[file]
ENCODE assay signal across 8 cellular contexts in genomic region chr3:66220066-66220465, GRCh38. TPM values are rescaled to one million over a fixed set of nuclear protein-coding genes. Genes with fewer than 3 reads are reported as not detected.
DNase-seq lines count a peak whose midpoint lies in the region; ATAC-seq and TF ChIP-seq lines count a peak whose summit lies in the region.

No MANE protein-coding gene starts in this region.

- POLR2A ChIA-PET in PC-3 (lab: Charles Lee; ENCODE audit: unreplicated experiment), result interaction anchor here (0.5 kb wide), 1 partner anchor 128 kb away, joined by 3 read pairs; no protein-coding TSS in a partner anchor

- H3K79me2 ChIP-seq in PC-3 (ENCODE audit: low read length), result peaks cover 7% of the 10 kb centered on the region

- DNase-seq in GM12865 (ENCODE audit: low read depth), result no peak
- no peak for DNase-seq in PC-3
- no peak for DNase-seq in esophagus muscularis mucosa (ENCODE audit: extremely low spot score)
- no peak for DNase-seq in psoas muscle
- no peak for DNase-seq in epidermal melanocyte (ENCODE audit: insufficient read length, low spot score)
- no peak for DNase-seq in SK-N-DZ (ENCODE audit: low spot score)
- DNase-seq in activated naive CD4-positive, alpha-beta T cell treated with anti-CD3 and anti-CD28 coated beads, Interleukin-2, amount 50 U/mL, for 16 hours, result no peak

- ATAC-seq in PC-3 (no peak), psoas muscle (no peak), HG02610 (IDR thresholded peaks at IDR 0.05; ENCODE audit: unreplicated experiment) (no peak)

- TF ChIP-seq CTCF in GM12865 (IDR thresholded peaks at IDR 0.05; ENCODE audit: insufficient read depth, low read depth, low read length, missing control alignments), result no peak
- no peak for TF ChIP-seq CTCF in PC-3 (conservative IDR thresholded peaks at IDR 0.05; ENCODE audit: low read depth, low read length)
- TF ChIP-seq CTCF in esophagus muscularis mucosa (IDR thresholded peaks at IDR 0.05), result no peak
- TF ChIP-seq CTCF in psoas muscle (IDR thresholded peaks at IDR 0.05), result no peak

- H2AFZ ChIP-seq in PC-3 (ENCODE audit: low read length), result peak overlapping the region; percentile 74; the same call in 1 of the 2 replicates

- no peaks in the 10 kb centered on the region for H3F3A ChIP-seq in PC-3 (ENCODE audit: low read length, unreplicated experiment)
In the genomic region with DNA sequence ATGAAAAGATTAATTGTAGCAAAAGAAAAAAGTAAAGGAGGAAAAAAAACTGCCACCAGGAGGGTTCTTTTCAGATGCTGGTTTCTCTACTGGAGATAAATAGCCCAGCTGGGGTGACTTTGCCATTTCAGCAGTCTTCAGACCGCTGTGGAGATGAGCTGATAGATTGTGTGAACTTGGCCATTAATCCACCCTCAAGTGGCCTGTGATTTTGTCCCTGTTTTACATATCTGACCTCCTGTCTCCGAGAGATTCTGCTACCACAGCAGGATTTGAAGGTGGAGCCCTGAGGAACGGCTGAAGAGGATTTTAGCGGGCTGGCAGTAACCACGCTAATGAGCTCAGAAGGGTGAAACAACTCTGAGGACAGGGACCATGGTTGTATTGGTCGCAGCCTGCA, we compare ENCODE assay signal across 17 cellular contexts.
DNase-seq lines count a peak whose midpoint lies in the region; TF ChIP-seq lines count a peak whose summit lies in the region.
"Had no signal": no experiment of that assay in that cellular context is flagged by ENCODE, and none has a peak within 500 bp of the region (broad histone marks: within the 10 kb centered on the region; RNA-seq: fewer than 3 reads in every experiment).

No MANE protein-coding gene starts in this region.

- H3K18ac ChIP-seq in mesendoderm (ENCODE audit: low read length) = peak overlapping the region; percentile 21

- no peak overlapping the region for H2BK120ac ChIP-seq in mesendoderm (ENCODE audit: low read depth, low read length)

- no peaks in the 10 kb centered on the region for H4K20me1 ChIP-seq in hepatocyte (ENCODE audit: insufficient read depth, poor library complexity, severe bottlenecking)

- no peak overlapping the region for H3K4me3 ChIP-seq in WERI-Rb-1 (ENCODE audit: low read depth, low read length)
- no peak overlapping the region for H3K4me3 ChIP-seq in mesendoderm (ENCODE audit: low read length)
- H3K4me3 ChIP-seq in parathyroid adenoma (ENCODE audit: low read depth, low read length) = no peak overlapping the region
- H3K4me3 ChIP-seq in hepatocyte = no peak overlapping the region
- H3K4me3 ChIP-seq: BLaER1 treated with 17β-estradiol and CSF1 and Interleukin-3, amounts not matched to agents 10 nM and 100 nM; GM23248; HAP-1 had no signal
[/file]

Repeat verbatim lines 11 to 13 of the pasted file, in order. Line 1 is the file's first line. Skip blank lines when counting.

- no peak for DNase-seq in SK-N-DZ (ENCODE audit: low spot score)
- DNase-seq in activated naive CD4-positive, alpha-beta T cell treated with anti-CD3 and anti-CD28 coated beads, Interleukin-2, amount 50 U/mL, for 16 hours, result no peak

- ATAC-seq in PC-3 (no peak), psoas muscle (no peak), HG02610 (IDR thresholded peaks at IDR 0.05; ENCODE audit: unreplicated experiment) (no peak)